Sukkot is in essence the anti-climax climax. I mean, after Yom Kippur, the culmination of five weeks of saying we are “sorry”, and being in suspense during 25 hours of fasting as to whether we will be inscribed in the Book of Life or not — and then the relief of eventually being inscribed, how can anything immediately after that reach the peaks of release and spiritual emancipation we have just felt?
Whereas Rosh Hashanah and Yom Kippur have an essence of the spiritual, Sukkot’s essence is more historical, or of creating a legacy (some would say myth). We are told that the Festival of Sukkot is to commemorate the 40 years the Israelites spent wandering in the Wilderness after leaving Egypt, until we came to the Land of Israel. And the sukkah is a reminder of the temporary dwellings used to protect the wanderers from the elements.
We are told that the wandering for 40 years was a choice, in a way — that it was possible to reach the Land of Israel earlier, but that the Children of Israel were not yet ready. That, there was a method in this delay, so that a new generation could emerge, a generation that had not experienced slavery and upon whom reflexive submissiveness had no hold. Those years were essential in tempering the resolve of a people, and annealing them for the necessary battles to be fought to reclaim the Promised Land. And that they not be daunted by the prospect of entering the unknown.
Those 40 years of wandering forged a nation and a collective consciousness, through common experience and a shared fate. These were the constitutive years where the Children of Israel became the People of Israel.
“You shall dwell in booths for seven days. All who are native Israelites shall dwell in booths, that your generations may know that I made the Children of Israel dwell in booths when I brought them out of the land of Egypt,” we are commanded (Leviticus, 23:42-43). All that is well and good, and as a lesson in humility that reminds us that our sense of security can be as ephemeral as a silken thread, it is well taken.
However, there is more to it than these words spoken.
I believe that the unspoken messages of Sukkot are far more profound than the physical commandment to dwell in a makeshift hut.
– We are being asked to relive, to experience in some small way, the rootlessness our forebears experienced, so that we can better appreciate having a homeland where we can lay down roots, where our culture can flourish and we have both the physical and spiritual security of having a place where we belong. We are being asked not to forget the feeling of desperation, of the uncertainty of a nomadic life that was thrust upon us, so that we better value the stability we have now and not take it for granted.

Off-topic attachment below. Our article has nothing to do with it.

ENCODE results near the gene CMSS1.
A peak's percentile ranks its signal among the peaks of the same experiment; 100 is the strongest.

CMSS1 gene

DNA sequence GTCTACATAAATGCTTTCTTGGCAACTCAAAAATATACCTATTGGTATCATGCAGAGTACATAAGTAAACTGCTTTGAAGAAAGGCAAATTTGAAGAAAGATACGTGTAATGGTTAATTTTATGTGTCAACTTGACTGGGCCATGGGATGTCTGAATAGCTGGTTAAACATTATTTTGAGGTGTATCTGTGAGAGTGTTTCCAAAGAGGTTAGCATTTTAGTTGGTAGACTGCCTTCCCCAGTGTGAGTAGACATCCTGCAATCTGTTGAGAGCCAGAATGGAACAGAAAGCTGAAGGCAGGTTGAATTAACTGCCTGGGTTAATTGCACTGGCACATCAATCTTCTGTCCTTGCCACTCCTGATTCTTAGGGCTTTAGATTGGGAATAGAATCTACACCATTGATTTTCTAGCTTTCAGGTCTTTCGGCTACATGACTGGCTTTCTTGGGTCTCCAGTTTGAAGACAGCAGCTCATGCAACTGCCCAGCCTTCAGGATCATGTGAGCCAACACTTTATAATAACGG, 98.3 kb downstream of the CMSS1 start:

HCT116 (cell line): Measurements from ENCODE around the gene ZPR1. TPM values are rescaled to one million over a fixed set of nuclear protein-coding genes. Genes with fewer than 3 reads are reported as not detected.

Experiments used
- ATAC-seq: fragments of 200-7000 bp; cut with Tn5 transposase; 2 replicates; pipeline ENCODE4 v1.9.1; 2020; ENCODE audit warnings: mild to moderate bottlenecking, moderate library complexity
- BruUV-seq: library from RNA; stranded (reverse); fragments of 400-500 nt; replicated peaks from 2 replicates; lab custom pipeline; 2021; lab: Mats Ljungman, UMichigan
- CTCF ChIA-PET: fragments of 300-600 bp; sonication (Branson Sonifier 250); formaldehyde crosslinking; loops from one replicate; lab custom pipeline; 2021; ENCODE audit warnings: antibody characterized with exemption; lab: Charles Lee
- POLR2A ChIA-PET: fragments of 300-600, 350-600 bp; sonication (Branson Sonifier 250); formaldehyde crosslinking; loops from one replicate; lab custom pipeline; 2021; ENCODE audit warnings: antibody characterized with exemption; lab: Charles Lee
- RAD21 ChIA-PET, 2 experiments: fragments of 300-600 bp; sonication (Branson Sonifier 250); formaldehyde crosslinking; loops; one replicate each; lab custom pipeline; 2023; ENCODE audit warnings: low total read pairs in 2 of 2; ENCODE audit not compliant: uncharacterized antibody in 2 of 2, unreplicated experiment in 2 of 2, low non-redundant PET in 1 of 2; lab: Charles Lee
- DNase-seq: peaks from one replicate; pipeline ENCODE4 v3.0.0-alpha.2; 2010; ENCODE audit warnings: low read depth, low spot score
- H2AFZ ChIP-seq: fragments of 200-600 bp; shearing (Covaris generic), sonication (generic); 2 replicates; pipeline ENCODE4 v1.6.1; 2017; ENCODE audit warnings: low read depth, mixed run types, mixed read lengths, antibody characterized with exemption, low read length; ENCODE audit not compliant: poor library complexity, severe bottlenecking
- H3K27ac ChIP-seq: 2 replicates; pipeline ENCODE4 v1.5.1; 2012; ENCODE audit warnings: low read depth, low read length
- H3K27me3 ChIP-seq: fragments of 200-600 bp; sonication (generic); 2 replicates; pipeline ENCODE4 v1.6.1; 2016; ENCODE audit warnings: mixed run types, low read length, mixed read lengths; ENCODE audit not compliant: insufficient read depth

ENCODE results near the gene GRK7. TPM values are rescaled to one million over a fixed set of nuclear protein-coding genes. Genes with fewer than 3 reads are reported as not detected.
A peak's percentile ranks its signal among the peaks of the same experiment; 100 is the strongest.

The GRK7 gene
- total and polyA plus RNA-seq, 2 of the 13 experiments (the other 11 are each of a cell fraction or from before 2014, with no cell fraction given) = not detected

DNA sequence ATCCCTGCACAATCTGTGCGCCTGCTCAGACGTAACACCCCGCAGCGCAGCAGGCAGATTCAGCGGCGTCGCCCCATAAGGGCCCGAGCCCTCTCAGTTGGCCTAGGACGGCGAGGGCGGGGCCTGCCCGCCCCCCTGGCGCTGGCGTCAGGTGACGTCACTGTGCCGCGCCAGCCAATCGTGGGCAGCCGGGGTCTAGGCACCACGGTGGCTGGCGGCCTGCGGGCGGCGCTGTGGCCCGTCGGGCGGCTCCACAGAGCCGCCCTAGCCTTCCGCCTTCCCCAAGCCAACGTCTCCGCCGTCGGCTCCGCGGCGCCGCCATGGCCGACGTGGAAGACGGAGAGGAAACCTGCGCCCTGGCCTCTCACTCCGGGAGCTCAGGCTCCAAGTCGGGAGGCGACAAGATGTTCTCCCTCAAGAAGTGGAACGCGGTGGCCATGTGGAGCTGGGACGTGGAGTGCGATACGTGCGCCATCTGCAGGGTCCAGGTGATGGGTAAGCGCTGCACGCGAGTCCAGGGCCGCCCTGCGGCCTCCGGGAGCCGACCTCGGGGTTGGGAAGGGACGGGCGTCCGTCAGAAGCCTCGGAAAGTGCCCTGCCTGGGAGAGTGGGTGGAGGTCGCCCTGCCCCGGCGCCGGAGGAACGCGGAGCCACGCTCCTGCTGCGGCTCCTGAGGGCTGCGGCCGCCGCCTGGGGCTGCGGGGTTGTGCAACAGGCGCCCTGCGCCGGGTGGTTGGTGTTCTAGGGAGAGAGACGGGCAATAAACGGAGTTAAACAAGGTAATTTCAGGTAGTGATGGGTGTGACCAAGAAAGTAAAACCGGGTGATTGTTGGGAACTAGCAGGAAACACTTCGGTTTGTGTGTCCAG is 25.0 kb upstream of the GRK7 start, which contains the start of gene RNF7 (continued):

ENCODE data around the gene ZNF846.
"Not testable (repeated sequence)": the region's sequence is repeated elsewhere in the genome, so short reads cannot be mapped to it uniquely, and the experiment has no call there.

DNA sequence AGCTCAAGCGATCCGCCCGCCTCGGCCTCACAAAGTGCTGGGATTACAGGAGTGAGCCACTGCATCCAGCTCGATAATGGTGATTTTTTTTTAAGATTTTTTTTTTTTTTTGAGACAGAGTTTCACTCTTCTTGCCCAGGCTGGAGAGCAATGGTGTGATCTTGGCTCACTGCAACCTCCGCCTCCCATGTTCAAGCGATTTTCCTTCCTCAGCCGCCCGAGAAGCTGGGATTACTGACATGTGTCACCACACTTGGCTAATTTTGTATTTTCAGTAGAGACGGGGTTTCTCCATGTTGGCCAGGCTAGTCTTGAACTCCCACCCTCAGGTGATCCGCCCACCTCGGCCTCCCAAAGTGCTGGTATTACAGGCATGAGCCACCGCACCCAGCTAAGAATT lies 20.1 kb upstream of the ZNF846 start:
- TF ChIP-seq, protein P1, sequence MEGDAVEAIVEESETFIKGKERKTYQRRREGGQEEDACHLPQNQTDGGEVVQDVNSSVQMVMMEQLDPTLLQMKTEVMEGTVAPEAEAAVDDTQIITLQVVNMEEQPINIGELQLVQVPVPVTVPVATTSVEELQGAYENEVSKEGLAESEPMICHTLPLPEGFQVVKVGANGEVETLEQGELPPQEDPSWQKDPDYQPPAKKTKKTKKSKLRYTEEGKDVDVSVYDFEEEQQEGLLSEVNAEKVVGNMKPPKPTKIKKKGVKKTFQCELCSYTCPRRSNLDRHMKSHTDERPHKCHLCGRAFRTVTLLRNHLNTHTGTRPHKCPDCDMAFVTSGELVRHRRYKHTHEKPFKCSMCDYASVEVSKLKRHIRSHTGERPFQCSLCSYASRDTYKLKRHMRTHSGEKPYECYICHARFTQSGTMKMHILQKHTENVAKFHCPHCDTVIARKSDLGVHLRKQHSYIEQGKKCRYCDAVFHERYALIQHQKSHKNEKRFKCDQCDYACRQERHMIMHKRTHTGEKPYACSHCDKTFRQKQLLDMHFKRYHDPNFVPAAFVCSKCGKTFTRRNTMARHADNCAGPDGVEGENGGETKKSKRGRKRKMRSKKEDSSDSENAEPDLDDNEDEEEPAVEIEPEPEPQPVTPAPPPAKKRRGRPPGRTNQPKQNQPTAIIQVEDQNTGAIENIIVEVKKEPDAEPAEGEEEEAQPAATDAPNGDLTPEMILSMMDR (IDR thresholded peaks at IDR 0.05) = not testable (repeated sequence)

I have experienced that rootlessness; I left home at the age of 16, and for five years, I dwelled in a boarding school and university dorms. But it was more the emotional rootlessness that lay heavy on my heart. Every time I was invited to a family for Shabbat, I found myself looking upon the family as if from the outside looking in, with envy, yearning to have and feel that warmth, that easy and familiar atmosphere, to feel at home. It was only when I made aliyah and built my home and community on Kibbutz Tuval and set down my roots, that I felt the contentment of having a home. And I believe I appreciate it all the more because of those five years of “wanderings.”
– We are being asked to reenact a common experience, separate but together, to remind us that this is how we became a community and then a nation. (Which is the symbolism of the arba’at haminim). For the strength of Israel has always been as a community, united. And thus, every year, we are asked to do this, to renew the bonds and to reinforce our sense of community. The minhag (custom) of ushpizin (welcoming guests) further acts as a tool to impress upon us the mitzvah of hospitality and to be aware of those less fortunate than us, to welcome them into the fold, and to make them feel a part of the community.
Those Shabbat dinners, whether they were on Sukkot or not, were for me ushpizin, a way of telling me that I was not alone. That I was welcomed, a part of the community. And I am forever grateful to them for that; the Todreses, the Boroks, the Nuricks, the Markses, all of them.
So this Sukkot, let us remember where we came from. Let us remember that we too were once rootless and in need of shelter. And let us also be mindful that while today we are privileged to have a homeland, there are those who live among us — and with us — who are rootless, the result of a war 73 years ago ( if not on a political level, then on a human level). Let us remember to be kind and hospitable. And most of all, in these divisive times, when COVID separates us — both physically and in our attitudes to masking and vaccinations (that threaten to tear our communities apart) — let us remember and appreciate the importance of having a community.
Hag Sukkot Sameach.